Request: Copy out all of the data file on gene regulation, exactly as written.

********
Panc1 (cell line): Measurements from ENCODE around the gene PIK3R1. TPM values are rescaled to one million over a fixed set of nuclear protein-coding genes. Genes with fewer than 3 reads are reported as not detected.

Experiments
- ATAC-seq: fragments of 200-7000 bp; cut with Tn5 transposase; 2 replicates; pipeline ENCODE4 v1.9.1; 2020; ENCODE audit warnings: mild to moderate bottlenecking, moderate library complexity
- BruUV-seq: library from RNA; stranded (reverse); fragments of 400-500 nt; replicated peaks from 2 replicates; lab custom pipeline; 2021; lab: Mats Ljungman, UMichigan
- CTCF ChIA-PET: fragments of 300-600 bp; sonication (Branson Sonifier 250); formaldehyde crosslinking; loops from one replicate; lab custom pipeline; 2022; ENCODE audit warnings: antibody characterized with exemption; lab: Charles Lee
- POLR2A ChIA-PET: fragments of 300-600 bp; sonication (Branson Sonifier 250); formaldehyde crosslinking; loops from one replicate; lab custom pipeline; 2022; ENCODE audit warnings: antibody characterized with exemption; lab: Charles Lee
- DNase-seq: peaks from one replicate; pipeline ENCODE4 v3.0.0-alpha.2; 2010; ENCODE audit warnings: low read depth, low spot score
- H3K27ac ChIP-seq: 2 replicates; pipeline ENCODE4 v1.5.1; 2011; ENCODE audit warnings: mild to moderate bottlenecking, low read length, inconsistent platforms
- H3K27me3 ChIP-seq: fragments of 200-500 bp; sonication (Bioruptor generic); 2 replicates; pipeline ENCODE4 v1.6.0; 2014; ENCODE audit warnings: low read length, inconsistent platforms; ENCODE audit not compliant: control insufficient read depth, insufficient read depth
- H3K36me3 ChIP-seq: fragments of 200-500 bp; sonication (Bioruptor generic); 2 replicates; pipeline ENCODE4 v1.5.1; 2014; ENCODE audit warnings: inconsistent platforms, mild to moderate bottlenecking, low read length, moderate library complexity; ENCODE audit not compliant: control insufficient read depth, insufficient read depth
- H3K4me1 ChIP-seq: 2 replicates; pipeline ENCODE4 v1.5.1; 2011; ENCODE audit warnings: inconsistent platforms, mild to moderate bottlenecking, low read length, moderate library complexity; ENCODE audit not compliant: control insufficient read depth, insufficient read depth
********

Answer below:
Panc1 (cell line): Measurements from ENCODE around the gene PIK3R1. TPM values are rescaled to one million over a fixed set of nuclear protein-coding genes. Genes with fewer than 3 reads are reported as not detected.

Experiments
- ATAC-seq: fragments of 200-7000 bp; cut with Tn5 transposase; 2 replicates; pipeline ENCODE4 v1.9.1; 2020; ENCODE audit warnings: mild to moderate bottlenecking, moderate library complexity
- BruUV-seq: library from RNA; stranded (reverse); fragments of 400-500 nt; replicated peaks from 2 replicates; lab custom pipeline; 2021; lab: Mats Ljungman, UMichigan
- CTCF ChIA-PET: fragments of 300-600 bp; sonication (Branson Sonifier 250); formaldehyde crosslinking; loops from one replicate; lab custom pipeline; 2022; ENCODE audit warnings: antibody characterized with exemption; lab: Charles Lee
- POLR2A ChIA-PET: fragments of 300-600 bp; sonication (Branson Sonifier 250); formaldehyde crosslinking; loops from one replicate; lab custom pipeline; 2022; ENCODE audit warnings: antibody characterized with exemption; lab: Charles Lee
- DNase-seq: peaks from one replicate; pipeline ENCODE4 v3.0.0-alpha.2; 2010; ENCODE audit warnings: low read depth, low spot score
- H3K27ac ChIP-seq: 2 replicates; pipeline ENCODE4 v1.5.1; 2011; ENCODE audit warnings: mild to moderate bottlenecking, low read length, inconsistent platforms
- H3K27me3 ChIP-seq: fragments of 200-500 bp; sonication (Bioruptor generic); 2 replicates; pipeline ENCODE4 v1.6.0; 2014; ENCODE audit warnings: low read length, inconsistent platforms; ENCODE audit not compliant: control insufficient read depth, insufficient read depth
- H3K36me3 ChIP-seq: fragments of 200-500 bp; sonication (Bioruptor generic); 2 replicates; pipeline ENCODE4 v1.5.1; 2014; ENCODE audit warnings: inconsistent platforms, mild to moderate bottlenecking, low read length, moderate library complexity; ENCODE audit not compliant: control insufficient read depth, insufficient read depth
- H3K4me1 ChIP-seq: 2 replicates; pipeline ENCODE4 v1.5.1; 2011; ENCODE audit warnings: inconsistent platforms, mild to moderate bottlenecking, low read length, moderate library complexity; ENCODE audit not compliant: control insufficient read depth, insufficient read depth